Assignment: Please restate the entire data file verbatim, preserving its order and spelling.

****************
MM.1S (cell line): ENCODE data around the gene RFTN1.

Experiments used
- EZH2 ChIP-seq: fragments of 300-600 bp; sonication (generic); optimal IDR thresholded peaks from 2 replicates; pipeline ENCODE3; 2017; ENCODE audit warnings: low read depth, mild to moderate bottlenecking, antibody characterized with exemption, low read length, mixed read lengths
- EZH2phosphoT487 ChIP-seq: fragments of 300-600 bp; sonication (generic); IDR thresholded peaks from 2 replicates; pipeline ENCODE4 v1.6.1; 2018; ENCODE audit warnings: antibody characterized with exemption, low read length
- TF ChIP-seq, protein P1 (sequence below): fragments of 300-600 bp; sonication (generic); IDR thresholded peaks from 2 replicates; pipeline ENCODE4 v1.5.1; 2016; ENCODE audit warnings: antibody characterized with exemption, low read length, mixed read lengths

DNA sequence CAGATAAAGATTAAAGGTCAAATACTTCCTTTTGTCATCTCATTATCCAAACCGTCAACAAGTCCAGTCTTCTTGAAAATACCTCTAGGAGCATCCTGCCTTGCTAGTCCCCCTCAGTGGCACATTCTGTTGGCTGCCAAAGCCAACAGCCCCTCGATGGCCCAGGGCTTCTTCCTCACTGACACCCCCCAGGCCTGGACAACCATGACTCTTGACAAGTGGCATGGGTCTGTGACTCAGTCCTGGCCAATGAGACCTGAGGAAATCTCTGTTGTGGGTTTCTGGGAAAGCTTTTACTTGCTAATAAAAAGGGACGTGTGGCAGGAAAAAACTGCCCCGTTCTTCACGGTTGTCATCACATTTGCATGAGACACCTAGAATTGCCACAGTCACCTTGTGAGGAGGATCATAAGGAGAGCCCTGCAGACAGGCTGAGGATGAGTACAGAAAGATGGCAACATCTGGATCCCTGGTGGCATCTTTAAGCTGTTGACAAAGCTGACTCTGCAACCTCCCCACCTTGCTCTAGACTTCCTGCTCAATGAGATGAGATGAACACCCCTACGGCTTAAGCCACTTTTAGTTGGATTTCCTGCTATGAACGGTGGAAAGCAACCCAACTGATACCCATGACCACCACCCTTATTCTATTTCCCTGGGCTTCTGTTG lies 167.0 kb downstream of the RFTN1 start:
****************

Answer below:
MM.1S (cell line): ENCODE data around the gene RFTN1.

Experiments used
- EZH2 ChIP-seq: fragments of 300-600 bp; sonication (generic); optimal IDR thresholded peaks from 2 replicates; pipeline ENCODE3; 2017; ENCODE audit warnings: low read depth, mild to moderate bottlenecking, antibody characterized with exemption, low read length, mixed read lengths
- EZH2phosphoT487 ChIP-seq: fragments of 300-600 bp; sonication (generic); IDR thresholded peaks from 2 replicates; pipeline ENCODE4 v1.6.1; 2018; ENCODE audit warnings: antibody characterized with exemption, low read length
- TF ChIP-seq, protein P1 (sequence below): fragments of 300-600 bp; sonication (generic); IDR thresholded peaks from 2 replicates; pipeline ENCODE4 v1.5.1; 2016; ENCODE audit warnings: antibody characterized with exemption, low read length, mixed read lengths

DNA sequence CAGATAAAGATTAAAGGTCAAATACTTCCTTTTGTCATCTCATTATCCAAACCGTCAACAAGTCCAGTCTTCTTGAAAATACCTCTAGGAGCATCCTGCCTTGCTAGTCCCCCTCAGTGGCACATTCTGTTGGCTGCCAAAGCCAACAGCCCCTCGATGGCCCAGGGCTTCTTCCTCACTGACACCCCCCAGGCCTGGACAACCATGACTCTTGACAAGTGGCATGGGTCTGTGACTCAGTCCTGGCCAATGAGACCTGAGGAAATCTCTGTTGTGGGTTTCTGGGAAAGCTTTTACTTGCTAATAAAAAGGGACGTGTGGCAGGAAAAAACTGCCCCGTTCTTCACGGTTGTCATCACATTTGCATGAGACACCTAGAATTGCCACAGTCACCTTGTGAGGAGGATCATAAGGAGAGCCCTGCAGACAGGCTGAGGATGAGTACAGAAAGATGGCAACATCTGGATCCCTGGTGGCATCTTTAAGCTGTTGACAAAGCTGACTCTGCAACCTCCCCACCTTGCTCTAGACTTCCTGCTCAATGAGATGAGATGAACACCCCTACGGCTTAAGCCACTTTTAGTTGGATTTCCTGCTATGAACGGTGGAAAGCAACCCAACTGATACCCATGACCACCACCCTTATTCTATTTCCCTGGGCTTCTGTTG lies 167.0 kb downstream of the RFTN1 start: